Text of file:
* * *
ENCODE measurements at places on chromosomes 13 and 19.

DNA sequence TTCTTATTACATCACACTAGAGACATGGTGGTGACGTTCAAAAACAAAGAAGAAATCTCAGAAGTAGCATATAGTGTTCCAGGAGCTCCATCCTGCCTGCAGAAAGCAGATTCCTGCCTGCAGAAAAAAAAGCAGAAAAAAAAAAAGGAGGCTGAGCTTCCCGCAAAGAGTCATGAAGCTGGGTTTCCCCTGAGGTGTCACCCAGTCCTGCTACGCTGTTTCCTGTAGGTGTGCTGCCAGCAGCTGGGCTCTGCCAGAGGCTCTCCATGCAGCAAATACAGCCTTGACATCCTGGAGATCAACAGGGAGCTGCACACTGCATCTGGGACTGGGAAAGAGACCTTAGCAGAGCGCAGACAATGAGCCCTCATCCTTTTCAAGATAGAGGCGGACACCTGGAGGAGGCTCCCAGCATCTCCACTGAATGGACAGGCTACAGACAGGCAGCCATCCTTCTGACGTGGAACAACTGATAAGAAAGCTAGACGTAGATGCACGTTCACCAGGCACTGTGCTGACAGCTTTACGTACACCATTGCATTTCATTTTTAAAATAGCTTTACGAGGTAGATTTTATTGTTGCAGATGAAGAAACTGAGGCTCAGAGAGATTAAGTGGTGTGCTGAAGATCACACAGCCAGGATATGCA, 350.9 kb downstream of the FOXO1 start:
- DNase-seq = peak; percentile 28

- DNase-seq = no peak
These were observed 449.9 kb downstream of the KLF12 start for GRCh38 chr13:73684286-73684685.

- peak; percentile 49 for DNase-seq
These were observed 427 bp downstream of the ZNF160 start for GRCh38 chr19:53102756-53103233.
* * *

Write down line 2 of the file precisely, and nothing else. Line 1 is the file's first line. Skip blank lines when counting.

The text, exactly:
DNA sequence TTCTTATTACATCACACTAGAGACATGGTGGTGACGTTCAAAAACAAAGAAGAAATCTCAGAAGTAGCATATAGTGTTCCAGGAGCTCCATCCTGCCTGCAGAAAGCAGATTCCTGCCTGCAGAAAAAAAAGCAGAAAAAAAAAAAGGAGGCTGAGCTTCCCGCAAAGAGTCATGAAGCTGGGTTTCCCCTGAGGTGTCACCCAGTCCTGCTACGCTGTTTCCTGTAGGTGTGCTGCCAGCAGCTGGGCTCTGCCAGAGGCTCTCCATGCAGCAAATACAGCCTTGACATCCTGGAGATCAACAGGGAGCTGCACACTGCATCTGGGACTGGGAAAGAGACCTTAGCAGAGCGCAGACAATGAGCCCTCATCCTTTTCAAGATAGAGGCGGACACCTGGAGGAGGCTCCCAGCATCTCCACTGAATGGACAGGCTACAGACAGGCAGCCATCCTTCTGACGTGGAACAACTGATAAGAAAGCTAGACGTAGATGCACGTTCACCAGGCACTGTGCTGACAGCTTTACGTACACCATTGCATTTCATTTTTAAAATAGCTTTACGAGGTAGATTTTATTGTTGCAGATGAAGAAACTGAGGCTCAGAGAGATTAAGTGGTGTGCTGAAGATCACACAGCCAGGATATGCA, 350.9 kb downstream of the FOXO1 start: